Gods all bless Commander Sisko, y’all. I commented during my watch of this that Deep Space Nine continually gives us evidence that Sisko is utterly unlike any of the other Starfleet officers we’ve met before. He’s pragmatic and fierce; he’s willing to cut deals that his peers would balk out; and he’s a force to be reckoned with ALL THE TIME. And I’m sure I don’t need to make this point for all of you, but this episode stands as an example of why the serialization of this show allows it to tell better stories. Without the demilitarized zone plot, or without Gul Dukat’s continued presence, or without the Maquis storyline, what would we have here? Nothing! They’re all integral to this episode!

It’s why I’m able to find fault in some of the execution of the story but still feel like this was a very strong episode. Honestly, anytime we’ve got political sparring between Gul Dukat and Sisko, I’m entertained, but it’s particularly powerful here. Why? Because Dukat is out of his element. Sisko’s strategic mind is unreal, and Dukat gets a humbling display of it, embarrassing him in front Korinas. And while I’m glad that Dukat is shown that he can’t underestimate Sisko ever, there’s an eerie tone to all of the scenes in Cardassia Prime. We can’t ignore that Sisko is in “enemy” territory, demonstrating his skill and forced to reveal the “secrets” of the Defiant to a bunch of Cardassians. His very presence there feels like a quiet betrayal, and we understand that it’s absolutely necessary for him to get the Defiant back. That’s what I find so exciting about Sisko; he’s so willing to take that risk because he knows that it’s important.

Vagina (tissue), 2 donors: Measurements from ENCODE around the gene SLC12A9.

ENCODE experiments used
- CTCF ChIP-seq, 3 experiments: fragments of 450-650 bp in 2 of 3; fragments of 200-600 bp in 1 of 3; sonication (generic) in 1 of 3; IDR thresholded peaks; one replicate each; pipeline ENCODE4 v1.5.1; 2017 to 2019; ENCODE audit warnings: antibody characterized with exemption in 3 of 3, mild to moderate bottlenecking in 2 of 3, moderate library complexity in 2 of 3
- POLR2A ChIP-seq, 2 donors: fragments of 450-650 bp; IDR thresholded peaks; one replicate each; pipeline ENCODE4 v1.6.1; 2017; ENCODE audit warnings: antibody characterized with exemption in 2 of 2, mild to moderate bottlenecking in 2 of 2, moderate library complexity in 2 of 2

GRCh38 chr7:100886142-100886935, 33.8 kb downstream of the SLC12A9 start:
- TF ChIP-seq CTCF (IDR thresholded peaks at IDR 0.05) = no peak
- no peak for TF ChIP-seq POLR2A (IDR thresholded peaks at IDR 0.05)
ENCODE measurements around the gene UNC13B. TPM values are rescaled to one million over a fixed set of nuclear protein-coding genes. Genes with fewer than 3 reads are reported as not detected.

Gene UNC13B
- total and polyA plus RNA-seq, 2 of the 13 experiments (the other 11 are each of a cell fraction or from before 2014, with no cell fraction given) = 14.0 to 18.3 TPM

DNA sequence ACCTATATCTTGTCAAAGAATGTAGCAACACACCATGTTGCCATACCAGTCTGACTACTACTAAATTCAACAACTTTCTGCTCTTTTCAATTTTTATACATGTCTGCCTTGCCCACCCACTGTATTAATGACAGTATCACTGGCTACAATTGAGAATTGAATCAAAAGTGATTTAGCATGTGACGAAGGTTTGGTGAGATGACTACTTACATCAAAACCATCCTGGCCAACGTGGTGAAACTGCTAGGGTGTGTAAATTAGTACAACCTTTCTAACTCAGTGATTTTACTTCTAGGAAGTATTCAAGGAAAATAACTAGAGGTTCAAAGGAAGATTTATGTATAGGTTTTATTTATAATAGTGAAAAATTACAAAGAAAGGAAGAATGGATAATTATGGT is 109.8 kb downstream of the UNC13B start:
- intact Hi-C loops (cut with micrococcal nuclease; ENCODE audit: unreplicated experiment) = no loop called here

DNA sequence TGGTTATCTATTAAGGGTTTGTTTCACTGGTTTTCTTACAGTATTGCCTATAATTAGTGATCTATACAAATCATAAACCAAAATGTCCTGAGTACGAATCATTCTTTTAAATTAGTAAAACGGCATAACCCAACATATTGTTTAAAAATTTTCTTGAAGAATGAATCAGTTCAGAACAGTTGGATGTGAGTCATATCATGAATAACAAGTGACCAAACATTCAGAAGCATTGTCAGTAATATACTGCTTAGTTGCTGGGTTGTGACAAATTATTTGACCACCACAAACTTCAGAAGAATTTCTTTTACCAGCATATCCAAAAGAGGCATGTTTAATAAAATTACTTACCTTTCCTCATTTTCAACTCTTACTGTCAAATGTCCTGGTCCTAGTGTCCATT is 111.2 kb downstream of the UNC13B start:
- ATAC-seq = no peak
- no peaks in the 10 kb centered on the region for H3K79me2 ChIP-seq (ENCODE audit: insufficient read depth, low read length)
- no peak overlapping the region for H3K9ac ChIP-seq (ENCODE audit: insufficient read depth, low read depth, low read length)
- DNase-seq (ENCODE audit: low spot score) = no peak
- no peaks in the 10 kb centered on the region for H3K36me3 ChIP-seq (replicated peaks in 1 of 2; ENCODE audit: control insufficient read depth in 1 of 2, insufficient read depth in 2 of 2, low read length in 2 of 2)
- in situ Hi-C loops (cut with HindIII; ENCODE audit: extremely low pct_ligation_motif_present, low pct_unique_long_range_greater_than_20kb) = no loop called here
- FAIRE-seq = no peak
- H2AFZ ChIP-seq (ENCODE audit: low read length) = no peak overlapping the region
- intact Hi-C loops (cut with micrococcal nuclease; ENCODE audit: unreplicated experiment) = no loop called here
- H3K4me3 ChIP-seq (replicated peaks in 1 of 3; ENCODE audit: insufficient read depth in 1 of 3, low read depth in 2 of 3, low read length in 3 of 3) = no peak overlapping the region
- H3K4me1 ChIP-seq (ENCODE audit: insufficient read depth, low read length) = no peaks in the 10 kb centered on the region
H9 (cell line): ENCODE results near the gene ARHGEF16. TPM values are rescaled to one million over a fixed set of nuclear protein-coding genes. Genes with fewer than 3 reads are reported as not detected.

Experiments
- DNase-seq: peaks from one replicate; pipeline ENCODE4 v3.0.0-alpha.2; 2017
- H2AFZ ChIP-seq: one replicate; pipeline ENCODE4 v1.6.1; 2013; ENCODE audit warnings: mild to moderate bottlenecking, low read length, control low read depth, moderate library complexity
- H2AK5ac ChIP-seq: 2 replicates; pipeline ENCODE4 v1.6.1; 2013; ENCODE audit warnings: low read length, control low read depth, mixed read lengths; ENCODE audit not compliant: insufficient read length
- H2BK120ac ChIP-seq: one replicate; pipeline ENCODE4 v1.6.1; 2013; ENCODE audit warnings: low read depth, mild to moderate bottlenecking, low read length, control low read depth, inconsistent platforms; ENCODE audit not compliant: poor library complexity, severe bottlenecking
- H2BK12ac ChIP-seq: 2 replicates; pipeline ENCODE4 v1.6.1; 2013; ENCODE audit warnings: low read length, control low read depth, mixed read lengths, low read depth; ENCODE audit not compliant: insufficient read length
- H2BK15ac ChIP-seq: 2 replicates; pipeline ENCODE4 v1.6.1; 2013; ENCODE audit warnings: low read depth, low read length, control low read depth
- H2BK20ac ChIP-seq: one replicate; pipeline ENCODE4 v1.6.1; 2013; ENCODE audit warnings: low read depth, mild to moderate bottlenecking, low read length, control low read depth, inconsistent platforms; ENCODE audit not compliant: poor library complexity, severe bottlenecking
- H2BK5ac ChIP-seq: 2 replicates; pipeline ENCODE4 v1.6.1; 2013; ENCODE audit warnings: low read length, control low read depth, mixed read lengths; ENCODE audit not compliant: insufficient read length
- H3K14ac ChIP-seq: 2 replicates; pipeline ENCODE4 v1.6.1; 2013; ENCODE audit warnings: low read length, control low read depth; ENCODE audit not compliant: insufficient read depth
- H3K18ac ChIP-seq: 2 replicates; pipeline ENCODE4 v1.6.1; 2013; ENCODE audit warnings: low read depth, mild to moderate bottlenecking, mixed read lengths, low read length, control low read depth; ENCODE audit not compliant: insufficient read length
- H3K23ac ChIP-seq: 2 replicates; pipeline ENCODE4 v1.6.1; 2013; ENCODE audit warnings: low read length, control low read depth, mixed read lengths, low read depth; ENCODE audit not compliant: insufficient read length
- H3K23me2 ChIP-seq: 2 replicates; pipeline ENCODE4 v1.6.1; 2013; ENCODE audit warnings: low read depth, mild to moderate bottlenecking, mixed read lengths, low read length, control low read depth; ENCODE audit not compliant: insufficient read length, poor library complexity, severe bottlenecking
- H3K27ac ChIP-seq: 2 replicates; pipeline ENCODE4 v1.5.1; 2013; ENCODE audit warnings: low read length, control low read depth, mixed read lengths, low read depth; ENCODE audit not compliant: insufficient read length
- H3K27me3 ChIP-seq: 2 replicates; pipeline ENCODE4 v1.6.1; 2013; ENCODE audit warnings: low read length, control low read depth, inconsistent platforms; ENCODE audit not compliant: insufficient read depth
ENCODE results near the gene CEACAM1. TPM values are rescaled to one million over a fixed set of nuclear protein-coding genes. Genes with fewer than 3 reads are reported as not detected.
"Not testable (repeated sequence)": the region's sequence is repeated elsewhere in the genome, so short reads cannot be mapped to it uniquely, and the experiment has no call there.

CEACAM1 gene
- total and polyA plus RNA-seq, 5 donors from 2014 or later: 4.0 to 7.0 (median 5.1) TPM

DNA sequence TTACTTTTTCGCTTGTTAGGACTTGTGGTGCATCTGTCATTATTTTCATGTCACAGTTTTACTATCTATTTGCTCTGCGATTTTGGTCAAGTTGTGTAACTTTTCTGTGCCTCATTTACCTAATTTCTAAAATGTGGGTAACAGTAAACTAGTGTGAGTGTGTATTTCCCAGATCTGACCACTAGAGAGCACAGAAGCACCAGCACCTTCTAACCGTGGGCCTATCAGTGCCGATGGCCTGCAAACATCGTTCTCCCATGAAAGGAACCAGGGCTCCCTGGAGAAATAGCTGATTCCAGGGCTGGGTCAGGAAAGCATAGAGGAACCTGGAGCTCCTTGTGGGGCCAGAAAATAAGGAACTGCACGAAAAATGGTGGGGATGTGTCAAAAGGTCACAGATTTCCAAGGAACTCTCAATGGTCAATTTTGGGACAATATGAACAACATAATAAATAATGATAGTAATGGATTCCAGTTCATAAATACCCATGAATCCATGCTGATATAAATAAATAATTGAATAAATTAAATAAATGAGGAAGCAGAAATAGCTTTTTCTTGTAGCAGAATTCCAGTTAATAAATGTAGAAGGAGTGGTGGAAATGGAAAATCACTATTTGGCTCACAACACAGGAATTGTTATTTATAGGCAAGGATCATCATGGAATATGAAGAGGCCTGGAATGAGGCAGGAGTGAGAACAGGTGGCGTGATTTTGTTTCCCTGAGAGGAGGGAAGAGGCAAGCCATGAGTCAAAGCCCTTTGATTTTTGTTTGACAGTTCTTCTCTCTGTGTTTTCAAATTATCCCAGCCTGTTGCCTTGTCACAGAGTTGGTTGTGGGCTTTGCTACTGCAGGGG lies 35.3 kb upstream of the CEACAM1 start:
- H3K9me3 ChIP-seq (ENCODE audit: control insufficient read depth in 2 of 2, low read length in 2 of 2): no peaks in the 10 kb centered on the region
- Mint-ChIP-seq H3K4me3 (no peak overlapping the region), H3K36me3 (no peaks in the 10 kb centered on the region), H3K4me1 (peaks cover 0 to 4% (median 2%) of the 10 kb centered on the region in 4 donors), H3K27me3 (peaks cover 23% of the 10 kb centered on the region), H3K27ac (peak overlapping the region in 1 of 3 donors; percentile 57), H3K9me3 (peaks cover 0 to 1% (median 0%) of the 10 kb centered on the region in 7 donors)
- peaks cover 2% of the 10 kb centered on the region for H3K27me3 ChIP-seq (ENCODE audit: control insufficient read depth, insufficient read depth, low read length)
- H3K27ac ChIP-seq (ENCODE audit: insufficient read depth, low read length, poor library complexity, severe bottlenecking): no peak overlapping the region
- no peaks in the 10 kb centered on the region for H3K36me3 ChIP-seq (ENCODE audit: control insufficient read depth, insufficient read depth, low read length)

BUT LET’S TALK ABOUT THE OBSIDIAN ORDER. Oh god, I”ll be so thrilled if this episode has created yet another storytelling possibility for this show. I am SO EXCITED about where this episode went because I never expected the reveal that the Obsidian Order has been secretly creating their own military force. I know it’s not the point of this episode, but it’s such a devious little twist that I desperately hope it’s not the last we’ve seen of it. Gods, the horror on Gul Dukat’s face when he realizes the Obsidian Order has violated their agreement AND THAT THEY’LL GET AWAY WITH IT ALL… Holy shit. Incredible. Is he going to do anything with the information he got? What can he do??? I don’t have the slightest clue, but I want so much more.

The video for “Defiant” can be downloaded here for $0.99.

Mark Links Stuff

– I will be at numerous conventions in 2016! Check the full list of events on my Tour Dates / Appearances page.
– My Master Schedule is updated for the near and distant future for most projects, so please check it often. My next Double Features for Mark Watches will be Death Note and Neon Genesis Evangelion. On Mark Reads, Diane Duane’s Young Wizards series will replace the Emelan books.
- Mark Does Stuff is on Facebook! I’ve got a community page up that I’m running. Guaranteed shenanigans!

About Mark Oshiro

Perpetually unprepared since '09.